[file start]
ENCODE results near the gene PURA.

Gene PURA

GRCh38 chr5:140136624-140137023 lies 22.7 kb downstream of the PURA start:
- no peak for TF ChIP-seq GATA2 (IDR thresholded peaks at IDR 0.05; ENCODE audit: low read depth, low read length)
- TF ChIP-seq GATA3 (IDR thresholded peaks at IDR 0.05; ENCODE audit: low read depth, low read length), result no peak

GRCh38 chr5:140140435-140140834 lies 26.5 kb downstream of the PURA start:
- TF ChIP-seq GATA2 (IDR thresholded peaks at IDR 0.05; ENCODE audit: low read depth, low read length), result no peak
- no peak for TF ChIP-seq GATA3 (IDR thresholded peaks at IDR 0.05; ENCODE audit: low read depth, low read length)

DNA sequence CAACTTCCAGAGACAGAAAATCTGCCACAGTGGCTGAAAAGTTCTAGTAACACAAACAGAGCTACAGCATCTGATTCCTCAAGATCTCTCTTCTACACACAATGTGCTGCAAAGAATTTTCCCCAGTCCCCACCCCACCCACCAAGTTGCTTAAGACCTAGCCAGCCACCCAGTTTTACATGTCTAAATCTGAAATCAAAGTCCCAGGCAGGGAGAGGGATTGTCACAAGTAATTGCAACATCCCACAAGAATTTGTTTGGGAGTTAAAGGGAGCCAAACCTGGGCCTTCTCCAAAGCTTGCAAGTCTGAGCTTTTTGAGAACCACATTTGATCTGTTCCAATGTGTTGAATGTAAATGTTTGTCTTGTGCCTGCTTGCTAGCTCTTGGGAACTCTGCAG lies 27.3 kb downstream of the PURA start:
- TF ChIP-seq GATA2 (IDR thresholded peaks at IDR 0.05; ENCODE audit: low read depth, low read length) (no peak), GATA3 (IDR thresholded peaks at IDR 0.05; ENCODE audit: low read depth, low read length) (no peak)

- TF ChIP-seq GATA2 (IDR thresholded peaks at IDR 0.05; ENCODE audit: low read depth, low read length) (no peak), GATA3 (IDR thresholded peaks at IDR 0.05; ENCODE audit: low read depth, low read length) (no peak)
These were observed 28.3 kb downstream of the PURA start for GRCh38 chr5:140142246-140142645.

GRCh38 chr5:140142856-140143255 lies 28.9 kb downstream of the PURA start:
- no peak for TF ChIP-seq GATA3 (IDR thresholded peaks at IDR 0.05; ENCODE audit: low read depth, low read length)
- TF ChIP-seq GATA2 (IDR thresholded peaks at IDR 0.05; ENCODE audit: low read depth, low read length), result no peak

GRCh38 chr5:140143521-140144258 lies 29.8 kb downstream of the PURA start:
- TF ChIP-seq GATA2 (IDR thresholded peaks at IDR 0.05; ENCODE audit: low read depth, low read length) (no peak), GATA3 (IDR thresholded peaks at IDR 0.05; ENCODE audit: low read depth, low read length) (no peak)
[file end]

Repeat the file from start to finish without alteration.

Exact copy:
ENCODE results near the gene PURA.

Gene PURA

GRCh38 chr5:140136624-140137023 lies 22.7 kb downstream of the PURA start:
- no peak for TF ChIP-seq GATA2 (IDR thresholded peaks at IDR 0.05; ENCODE audit: low read depth, low read length)
- TF ChIP-seq GATA3 (IDR thresholded peaks at IDR 0.05; ENCODE audit: low read depth, low read length), result no peak

GRCh38 chr5:140140435-140140834 lies 26.5 kb downstream of the PURA start:
- TF ChIP-seq GATA2 (IDR thresholded peaks at IDR 0.05; ENCODE audit: low read depth, low read length), result no peak
- no peak for TF ChIP-seq GATA3 (IDR thresholded peaks at IDR 0.05; ENCODE audit: low read depth, low read length)

DNA sequence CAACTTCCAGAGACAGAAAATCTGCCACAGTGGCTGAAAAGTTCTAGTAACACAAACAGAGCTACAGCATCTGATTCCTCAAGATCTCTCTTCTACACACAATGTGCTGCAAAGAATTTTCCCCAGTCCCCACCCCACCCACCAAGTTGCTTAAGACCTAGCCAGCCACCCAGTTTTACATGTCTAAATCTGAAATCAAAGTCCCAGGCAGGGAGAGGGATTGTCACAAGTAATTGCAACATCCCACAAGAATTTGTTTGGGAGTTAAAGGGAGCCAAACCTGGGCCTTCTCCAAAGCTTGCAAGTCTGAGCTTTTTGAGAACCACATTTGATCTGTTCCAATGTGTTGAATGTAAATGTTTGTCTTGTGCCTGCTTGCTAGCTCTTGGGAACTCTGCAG lies 27.3 kb downstream of the PURA start:
- TF ChIP-seq GATA2 (IDR thresholded peaks at IDR 0.05; ENCODE audit: low read depth, low read length) (no peak), GATA3 (IDR thresholded peaks at IDR 0.05; ENCODE audit: low read depth, low read length) (no peak)

- TF ChIP-seq GATA2 (IDR thresholded peaks at IDR 0.05; ENCODE audit: low read depth, low read length) (no peak), GATA3 (IDR thresholded peaks at IDR 0.05; ENCODE audit: low read depth, low read length) (no peak)
These were observed 28.3 kb downstream of the PURA start for GRCh38 chr5:140142246-140142645.

GRCh38 chr5:140142856-140143255 lies 28.9 kb downstream of the PURA start:
- no peak for TF ChIP-seq GATA3 (IDR thresholded peaks at IDR 0.05; ENCODE audit: low read depth, low read length)
- TF ChIP-seq GATA2 (IDR thresholded peaks at IDR 0.05; ENCODE audit: low read depth, low read length), result no peak

GRCh38 chr5:140143521-140144258 lies 29.8 kb downstream of the PURA start:
- TF ChIP-seq GATA2 (IDR thresholded peaks at IDR 0.05; ENCODE audit: low read depth, low read length) (no peak), GATA3 (IDR thresholded peaks at IDR 0.05; ENCODE audit: low read depth, low read length) (no peak)